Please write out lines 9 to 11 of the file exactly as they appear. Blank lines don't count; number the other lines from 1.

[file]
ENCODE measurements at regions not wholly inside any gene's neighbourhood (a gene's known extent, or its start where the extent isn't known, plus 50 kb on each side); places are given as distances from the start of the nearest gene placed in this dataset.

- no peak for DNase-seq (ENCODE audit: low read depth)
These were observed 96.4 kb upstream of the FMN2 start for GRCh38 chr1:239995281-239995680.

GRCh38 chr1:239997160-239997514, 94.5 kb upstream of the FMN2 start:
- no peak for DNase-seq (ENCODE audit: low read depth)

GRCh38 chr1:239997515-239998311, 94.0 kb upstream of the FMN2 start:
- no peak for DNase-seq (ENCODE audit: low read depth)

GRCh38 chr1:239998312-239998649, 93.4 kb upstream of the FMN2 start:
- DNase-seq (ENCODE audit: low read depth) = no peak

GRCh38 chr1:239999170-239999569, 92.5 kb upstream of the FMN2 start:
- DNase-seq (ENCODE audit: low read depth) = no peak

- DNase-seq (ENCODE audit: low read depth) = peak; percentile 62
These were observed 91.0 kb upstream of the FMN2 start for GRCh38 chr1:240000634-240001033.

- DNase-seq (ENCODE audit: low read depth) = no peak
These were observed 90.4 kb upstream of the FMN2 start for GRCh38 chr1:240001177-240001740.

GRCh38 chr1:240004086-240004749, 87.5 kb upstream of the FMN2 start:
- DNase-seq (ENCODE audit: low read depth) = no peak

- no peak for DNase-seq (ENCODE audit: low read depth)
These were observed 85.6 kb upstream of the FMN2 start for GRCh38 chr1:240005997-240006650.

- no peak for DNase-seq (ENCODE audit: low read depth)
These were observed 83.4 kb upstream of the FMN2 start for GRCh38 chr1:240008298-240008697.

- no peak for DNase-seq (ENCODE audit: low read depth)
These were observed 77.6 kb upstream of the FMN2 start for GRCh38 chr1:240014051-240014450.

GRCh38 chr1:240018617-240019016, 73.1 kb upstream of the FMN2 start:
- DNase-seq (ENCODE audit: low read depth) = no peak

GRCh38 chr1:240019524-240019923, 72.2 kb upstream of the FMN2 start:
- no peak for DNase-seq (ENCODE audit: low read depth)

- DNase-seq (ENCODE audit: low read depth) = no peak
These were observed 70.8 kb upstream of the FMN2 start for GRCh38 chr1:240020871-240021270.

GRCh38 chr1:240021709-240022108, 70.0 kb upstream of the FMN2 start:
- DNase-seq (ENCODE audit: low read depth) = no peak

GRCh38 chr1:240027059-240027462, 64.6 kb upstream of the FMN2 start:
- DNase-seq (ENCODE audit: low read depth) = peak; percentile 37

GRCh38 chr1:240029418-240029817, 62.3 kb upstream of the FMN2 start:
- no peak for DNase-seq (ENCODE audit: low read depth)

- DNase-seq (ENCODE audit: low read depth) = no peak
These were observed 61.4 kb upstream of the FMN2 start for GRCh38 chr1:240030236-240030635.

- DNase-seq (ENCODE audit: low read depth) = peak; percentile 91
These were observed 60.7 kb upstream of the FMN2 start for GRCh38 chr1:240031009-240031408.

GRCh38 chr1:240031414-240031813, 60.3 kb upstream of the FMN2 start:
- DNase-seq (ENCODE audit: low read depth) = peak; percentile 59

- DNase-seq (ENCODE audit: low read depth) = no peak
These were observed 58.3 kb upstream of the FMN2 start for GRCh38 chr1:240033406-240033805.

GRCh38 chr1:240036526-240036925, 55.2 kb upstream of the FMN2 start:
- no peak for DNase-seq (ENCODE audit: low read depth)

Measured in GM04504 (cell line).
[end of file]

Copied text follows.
- DNase-seq (ENCODE audit: low read depth) = no peak

GRCh38 chr1:239999170-239999569, 92.5 kb upstream of the FMN2 start:
- DNase-seq (ENCODE audit: low read depth) = no peak